Showed Value of Diversification : R. D. Little; Father of Modern Conglomerate
Royal D. Little, founder of Textron Inc. and widely known as the father of the modern conglomerate, died Thursday at his winter home in the Bahamas at the age of 92.
Little broke new ground in the 1950s when Textron, which he had founded as a textile firm called Special Yarns Corp. in 1923, absorbed more than 40 smaller companies turning out unrelated products ranging from radar antennas to snowmobiles.
This diversification program boosted Textron’s sales from $99 million in 1952 to $383 million in 1960 and earned him fame as “the man who started the whole conglomerate movement.”
Attended Private School
Born in Wakefield, Mass., on March 1, 1896, Little was put through Noble and Greenough, a prestigious Boston private school, by his wealthy uncle, Arthur D. Little, the well-known management consultant. The young man graduated from Harvard College in 1919 after service as an infantry lieutenant in France during World War I.
The firm he founded in 1923 did reasonably well for about 15 years, but by 1952 was losing money and Little was concerned at the poor rate of return it was earning on its substantial capital investment.
In choosing to diversify, Little said, he was attempting to “eliminate the effect of business cycles on the parent company by having many divisions in unrelated fields.”
By 1960, the company had 29,000 employees working in 90 plants and was ranked 124th on the Fortune 500 list of the nation’s largest industrial firms.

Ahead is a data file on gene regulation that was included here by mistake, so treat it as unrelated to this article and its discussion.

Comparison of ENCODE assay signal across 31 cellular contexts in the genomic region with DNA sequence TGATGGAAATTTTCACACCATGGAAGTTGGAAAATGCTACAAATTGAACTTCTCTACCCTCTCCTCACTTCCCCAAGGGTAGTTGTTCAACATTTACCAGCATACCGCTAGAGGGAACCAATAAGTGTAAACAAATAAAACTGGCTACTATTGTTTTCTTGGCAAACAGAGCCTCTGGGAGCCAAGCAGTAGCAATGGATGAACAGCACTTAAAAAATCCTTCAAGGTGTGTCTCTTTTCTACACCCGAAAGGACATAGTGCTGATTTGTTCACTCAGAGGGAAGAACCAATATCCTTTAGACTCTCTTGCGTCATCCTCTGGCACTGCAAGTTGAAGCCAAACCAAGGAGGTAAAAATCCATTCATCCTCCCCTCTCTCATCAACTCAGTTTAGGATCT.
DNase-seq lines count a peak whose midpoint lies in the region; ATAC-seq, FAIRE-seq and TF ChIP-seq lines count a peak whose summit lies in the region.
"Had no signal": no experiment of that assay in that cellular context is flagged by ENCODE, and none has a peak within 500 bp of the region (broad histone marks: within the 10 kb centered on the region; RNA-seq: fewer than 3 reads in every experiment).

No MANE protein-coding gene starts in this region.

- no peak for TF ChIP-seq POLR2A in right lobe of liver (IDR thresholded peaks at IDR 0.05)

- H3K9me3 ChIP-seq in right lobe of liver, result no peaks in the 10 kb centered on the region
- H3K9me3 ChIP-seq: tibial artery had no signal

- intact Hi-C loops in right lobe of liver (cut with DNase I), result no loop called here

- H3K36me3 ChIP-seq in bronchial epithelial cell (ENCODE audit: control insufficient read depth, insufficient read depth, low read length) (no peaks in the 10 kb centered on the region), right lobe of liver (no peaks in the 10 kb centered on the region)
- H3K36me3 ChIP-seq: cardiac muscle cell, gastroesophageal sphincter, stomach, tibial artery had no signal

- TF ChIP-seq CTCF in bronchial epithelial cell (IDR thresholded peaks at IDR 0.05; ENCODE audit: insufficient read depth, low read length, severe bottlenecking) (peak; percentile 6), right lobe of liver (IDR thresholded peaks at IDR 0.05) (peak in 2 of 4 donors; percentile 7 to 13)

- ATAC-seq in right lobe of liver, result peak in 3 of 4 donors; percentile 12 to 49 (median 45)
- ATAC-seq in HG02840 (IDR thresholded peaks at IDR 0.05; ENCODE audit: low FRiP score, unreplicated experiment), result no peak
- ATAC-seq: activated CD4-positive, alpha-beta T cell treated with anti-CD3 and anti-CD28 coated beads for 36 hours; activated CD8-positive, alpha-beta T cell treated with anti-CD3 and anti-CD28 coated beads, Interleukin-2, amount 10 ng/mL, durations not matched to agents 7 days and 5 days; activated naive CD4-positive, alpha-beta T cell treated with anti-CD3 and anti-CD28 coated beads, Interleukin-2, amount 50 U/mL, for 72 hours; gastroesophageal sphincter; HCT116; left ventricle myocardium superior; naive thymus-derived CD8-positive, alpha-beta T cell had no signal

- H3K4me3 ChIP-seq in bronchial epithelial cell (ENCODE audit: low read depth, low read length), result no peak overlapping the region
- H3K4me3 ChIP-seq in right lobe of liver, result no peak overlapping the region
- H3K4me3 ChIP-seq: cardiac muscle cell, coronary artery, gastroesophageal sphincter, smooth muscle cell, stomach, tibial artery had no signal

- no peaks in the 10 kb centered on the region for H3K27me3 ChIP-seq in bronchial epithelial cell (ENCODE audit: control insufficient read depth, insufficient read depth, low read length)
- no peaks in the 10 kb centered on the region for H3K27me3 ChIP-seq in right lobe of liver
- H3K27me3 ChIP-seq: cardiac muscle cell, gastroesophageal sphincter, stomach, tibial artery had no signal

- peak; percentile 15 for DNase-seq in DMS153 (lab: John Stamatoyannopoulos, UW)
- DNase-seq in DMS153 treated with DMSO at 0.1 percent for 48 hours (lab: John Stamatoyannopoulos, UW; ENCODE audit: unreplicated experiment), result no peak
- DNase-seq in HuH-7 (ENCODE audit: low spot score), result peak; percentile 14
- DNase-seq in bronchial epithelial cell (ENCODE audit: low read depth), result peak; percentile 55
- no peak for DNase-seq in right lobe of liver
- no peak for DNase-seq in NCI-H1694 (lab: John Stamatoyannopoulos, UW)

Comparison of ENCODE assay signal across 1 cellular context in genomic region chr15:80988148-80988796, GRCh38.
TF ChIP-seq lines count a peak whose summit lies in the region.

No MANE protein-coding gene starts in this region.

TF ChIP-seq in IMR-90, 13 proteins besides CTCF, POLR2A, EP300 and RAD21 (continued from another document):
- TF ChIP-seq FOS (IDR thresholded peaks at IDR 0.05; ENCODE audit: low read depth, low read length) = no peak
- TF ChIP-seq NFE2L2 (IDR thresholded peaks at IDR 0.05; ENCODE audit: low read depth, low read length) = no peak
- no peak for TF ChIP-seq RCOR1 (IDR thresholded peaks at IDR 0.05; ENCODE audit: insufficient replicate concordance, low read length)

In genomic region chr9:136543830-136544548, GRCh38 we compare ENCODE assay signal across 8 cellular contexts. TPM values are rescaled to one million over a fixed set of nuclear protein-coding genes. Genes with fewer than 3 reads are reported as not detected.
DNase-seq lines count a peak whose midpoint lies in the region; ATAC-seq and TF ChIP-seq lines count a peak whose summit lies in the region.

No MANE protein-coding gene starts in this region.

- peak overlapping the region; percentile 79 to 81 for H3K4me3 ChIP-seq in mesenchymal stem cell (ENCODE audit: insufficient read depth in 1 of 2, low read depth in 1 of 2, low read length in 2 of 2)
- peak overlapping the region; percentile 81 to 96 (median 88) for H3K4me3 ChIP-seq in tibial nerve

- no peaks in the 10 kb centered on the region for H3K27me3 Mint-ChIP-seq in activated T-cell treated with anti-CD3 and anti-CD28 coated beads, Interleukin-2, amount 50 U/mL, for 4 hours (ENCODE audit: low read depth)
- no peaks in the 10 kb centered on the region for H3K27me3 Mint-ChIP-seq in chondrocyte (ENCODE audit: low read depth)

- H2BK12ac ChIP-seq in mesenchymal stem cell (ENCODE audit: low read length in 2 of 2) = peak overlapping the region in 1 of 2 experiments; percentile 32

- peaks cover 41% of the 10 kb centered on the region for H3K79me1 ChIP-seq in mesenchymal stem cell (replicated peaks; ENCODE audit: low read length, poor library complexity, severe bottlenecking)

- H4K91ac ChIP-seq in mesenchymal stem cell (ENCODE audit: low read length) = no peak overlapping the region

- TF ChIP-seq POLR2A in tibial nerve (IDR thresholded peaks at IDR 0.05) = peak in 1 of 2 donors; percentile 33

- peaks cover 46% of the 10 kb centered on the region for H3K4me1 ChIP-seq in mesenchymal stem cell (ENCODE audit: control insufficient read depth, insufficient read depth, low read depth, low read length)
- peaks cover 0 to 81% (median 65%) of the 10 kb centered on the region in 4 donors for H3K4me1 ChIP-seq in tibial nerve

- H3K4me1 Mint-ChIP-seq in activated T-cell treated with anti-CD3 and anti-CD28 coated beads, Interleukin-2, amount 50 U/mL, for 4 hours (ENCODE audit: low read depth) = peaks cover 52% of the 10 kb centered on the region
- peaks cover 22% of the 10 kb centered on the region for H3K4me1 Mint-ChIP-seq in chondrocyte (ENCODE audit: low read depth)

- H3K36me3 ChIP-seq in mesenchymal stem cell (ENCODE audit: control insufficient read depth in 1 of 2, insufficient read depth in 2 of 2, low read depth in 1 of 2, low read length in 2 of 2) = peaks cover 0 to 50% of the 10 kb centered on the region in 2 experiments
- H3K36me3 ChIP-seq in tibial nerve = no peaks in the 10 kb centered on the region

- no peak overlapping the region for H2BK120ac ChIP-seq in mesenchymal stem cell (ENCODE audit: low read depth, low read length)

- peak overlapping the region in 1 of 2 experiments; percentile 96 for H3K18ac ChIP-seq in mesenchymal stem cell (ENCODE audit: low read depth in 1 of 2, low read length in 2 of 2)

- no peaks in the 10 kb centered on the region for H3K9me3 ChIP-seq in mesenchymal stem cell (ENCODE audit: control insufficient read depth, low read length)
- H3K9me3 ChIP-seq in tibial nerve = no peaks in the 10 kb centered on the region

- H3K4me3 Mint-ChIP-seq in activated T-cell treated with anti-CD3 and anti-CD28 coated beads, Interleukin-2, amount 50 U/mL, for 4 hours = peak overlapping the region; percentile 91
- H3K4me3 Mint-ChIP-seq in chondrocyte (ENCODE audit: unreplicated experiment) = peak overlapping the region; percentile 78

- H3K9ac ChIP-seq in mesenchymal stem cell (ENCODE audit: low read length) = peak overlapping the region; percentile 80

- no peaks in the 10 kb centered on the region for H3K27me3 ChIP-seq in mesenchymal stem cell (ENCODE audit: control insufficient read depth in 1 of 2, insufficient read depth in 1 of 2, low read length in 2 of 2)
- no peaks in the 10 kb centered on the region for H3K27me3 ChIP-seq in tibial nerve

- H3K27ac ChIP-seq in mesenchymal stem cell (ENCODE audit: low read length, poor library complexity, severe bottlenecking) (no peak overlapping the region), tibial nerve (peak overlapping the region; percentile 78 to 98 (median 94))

Looking back, Little said simply that his program “had worked.”
By then, his personal fortune was estimated at more than $20 million, but he still listed his annual savings as nil and was known to borrow train fare from friends for the trip from his home in Narragansett, R.I., to Textron’s home offices in Providence.
Retired in 1960
He retired as Textron’s board chairman and chief executive in 1960 and devoted much of his energy over the next few years to building the Narragansett Capital Corp., the nation’s largest publicly held investment company specializing in small businesses. He also served as board chairman of Amtel Inc., Bevis Industries and the American Television and Communications Corp.
In 1979, he wrote a candid, tongue-in-cheek tribute to America’s free-enterprise system called “How to Lose $100 Million and Other Valuable Advice.” The book served as a “how not to” primer on entrepreneurship, sort of a corporate version of Aesop’s Fables, complete with a “moral to the story” at the end of each venture described.
He was married to Augusta Ellis in 1932. They were divorced in 1959.
Little is survived by a son, Arthur, of Boston; a daughter, Augusta Bishop of Vashon Island, Wash., and four grandchildren.
At his wish, there will be no funeral services. “No funeral,” he wrote in his memoirs. “Hope my friends will just think I’ve taken a long trip.”